Recently published in Science Advances, UVic Geography's Chris Darimont and fellow authors make the case that the "hallmarks of science" are missing from North American wildlife management policy. Contrary to the claims of resource management companies who often defend controversial policies as adhering to science-based approaches, Darimont et al found that less than half management systems in the US and Canada meet indiicator criteria. The article's proposed evaluation framework and findings provide guidance for adopting a science-based approach to safeguard not only wildlife but also agencies from potential social, legal and political conflict. Read the full article here.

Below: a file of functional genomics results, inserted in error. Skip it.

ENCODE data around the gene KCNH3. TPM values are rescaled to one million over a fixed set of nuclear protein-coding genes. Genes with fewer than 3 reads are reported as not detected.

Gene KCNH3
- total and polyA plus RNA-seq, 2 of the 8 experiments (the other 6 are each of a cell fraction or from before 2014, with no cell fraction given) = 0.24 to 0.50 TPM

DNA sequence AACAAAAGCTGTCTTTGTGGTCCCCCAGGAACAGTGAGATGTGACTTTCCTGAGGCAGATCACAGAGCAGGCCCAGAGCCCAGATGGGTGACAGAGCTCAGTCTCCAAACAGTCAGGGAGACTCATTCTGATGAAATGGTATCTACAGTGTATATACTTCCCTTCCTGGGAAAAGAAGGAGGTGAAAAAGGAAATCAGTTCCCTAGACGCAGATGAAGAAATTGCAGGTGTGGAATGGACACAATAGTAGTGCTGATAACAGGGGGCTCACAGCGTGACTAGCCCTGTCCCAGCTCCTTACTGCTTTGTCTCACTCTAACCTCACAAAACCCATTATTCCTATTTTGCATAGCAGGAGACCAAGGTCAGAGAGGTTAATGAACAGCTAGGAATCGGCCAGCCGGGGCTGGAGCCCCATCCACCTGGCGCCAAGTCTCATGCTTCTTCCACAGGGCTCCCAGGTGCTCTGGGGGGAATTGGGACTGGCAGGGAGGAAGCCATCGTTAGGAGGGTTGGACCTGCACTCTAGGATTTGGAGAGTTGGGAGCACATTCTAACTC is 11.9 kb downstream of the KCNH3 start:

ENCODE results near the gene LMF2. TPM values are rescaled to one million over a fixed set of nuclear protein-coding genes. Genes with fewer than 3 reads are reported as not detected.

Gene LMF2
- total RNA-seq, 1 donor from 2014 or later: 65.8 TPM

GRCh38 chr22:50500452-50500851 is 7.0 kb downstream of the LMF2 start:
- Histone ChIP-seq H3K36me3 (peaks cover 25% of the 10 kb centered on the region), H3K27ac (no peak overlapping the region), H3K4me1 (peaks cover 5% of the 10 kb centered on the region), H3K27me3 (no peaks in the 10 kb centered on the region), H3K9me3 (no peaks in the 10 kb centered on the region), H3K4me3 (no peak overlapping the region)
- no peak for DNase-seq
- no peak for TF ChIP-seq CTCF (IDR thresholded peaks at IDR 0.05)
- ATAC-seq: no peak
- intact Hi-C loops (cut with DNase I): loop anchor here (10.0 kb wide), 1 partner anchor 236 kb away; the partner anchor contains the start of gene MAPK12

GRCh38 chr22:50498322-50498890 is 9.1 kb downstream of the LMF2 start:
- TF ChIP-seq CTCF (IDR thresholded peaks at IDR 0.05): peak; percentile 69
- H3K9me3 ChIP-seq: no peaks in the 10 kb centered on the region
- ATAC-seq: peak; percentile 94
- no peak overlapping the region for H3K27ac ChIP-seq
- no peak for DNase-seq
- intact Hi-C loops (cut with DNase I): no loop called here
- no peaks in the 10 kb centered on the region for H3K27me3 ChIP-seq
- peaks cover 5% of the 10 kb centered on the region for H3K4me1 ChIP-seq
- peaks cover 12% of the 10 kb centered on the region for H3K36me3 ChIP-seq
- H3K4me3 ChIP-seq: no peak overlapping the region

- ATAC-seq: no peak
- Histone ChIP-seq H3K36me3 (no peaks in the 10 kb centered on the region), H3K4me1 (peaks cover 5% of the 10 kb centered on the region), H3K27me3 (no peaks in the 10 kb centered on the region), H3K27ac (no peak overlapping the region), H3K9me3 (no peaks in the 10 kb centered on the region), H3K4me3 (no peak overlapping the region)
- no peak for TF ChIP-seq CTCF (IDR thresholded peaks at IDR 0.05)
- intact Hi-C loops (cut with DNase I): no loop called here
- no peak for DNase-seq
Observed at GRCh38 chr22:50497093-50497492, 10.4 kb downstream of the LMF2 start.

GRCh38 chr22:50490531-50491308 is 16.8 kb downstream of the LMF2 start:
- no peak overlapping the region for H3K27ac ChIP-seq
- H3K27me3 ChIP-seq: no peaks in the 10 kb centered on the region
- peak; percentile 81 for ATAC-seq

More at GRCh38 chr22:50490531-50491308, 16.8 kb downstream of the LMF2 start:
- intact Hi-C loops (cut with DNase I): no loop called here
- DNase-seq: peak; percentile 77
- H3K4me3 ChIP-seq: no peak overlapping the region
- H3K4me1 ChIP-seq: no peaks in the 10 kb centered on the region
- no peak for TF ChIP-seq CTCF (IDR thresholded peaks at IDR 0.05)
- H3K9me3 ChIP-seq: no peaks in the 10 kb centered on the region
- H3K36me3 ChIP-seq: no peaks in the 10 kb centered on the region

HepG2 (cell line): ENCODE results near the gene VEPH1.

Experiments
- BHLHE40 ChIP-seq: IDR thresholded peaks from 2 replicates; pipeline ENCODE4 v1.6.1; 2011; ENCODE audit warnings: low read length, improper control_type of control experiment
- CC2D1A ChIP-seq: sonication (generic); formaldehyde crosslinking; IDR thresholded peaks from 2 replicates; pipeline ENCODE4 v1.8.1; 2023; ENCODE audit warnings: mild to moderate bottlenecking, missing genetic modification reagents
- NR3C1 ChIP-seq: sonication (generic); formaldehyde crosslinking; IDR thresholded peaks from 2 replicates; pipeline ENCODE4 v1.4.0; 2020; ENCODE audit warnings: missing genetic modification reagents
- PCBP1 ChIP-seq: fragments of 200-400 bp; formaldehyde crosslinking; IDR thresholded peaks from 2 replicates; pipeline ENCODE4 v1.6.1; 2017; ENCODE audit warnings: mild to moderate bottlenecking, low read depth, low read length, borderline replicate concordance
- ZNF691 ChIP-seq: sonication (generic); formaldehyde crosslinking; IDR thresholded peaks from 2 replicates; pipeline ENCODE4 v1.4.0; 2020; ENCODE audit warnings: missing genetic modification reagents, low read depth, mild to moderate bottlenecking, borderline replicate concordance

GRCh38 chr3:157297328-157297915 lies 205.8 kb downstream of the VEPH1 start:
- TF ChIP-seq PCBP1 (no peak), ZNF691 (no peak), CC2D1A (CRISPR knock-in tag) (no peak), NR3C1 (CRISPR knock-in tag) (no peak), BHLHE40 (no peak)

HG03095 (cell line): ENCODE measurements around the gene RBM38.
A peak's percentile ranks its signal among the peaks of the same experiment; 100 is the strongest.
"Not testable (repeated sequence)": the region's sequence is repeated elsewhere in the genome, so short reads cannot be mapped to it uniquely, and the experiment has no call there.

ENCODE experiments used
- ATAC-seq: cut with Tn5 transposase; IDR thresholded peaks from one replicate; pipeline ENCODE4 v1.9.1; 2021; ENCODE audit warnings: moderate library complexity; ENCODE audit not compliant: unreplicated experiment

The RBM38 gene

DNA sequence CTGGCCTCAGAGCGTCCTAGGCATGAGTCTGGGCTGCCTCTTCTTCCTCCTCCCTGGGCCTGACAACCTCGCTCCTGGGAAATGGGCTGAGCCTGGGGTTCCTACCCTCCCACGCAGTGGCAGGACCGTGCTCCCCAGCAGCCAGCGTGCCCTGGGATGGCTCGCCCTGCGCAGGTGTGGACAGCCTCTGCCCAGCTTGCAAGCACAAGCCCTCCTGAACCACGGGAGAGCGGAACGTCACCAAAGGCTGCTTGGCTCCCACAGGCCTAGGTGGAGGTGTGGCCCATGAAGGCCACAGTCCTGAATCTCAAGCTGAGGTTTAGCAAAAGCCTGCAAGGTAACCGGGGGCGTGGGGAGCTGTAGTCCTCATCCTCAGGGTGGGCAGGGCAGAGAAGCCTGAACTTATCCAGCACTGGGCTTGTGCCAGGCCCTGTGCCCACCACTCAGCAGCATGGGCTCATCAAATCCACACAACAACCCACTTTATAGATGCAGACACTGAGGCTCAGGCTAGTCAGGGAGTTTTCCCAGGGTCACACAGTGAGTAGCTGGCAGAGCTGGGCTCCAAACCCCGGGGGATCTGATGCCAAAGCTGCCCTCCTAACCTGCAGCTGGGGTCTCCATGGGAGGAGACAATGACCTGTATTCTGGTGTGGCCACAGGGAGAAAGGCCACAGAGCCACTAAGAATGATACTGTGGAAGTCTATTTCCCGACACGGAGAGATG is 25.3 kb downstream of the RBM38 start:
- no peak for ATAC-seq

Jutta Gutberlet receives 2018 Provost's Engaged Scholar Award